Volkswagen’s Hans Dieter Poetsch, July 5, 2012
Hans Dieter Poetsch, the chief financial officer of the automaker Volkswagen, adjusts his glasses during a news conference in the German city of Wolfsburg July 5, 2012. Fabian Bimmer/Reuters

BERLIN (Reuters) -- Hans Dieter Poetsch, the incoming chairman of Volkswagen AG, sees the scandal around the rigging of emissions tests as a threat to the firm's viability, albeit a surmountable one, a newspaper quoted him as saying. At an internal company meeting this week at the VW headquarters in Wolfsburg, Poetsch described the situation as an "existence-threatening crisis for the company," Germany's Welt am Sonntag reported in a release ahead of Sunday's publication. Poetsch also said he believed VW could overcome the crisis, the paper said.

A VW representative declined to comment on the report.

Europe's largest automaker has admitted cheating in diesel emissions tests in the U.S., and Germany's transport minister has said it also manipulated them in Europe, where VW sells about 40 percent of its vehicles.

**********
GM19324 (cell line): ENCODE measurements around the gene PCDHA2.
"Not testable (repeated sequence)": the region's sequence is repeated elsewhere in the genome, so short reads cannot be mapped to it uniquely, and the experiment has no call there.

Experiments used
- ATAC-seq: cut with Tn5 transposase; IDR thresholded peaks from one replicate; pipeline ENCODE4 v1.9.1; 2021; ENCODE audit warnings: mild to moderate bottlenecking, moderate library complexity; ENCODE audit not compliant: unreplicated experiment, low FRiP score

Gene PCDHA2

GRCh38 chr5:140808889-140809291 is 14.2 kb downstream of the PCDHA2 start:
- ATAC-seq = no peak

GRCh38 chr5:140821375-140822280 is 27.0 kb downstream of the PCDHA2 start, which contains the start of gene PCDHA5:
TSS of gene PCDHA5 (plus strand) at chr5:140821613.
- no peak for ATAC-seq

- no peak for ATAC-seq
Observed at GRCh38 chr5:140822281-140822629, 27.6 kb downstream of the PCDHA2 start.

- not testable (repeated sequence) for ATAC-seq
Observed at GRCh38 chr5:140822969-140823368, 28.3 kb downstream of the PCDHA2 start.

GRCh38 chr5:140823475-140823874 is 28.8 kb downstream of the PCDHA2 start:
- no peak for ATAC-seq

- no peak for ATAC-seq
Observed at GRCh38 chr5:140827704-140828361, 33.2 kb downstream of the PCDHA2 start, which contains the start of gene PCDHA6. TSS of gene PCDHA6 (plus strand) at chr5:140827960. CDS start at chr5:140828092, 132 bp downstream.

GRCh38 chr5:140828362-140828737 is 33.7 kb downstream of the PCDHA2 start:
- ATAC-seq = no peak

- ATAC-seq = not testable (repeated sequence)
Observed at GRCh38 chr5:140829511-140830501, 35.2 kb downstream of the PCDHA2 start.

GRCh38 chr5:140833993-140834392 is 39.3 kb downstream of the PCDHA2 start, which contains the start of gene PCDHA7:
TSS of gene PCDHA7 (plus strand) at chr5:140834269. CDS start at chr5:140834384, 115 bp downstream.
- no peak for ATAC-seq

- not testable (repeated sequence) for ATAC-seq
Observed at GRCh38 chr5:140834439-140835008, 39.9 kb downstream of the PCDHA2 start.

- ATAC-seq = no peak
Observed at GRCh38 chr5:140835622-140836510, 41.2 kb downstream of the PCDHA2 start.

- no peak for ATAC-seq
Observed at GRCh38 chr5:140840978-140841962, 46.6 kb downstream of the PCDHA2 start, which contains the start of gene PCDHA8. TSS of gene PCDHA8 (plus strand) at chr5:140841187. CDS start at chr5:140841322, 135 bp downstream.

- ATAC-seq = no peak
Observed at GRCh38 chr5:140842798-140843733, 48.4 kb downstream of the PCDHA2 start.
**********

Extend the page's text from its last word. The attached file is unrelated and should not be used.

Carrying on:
VW has set aside 6.5 billion euros ($7.3 billion) to help cover the cost of the scandal, but some analysts think the final bill could be much higher.

Fitch, Moody's and S&P have all put negative outlooks on their credit ratings, meaning they see a risk of downgrades.

Citing an unnamed insider, Welt am Sonntag said VW's planned investment budget of 100 billion euros through 2018 was under review for cuts. VW declined to comment.

Sources close to the board told Reuters this week the supervisory board was looking at ways to make savings to try to avoid a downgrade in the company's credit ratings, which would lead to higher borrowing costs. However, they said it was not talking about asset sales, after calls from some analysts for the firm to sell its trucks business or brands such as Bugatti, Ducati or Lamborghini.

VW has said it will refit as many as 11 million diesel vehicles that contain software capable of cheating emission tests. It also faces potential fines from regulators and prosecutors, lawsuits from consumers and investors, and a possible hit to sales from the damage to its reputation.

A survey by German market research firm Puls showed 41 percent of consumers see the brand as damaged for the long term, while 11 percent say they no longer want to buy a VW, the Frankfurter Allgemeine Sonntagszeitung paper reported.

(Reporting by Jan Schwartz and Andreas Cremer; Writing by Emma Thomasson; Editing by Louise Ireland)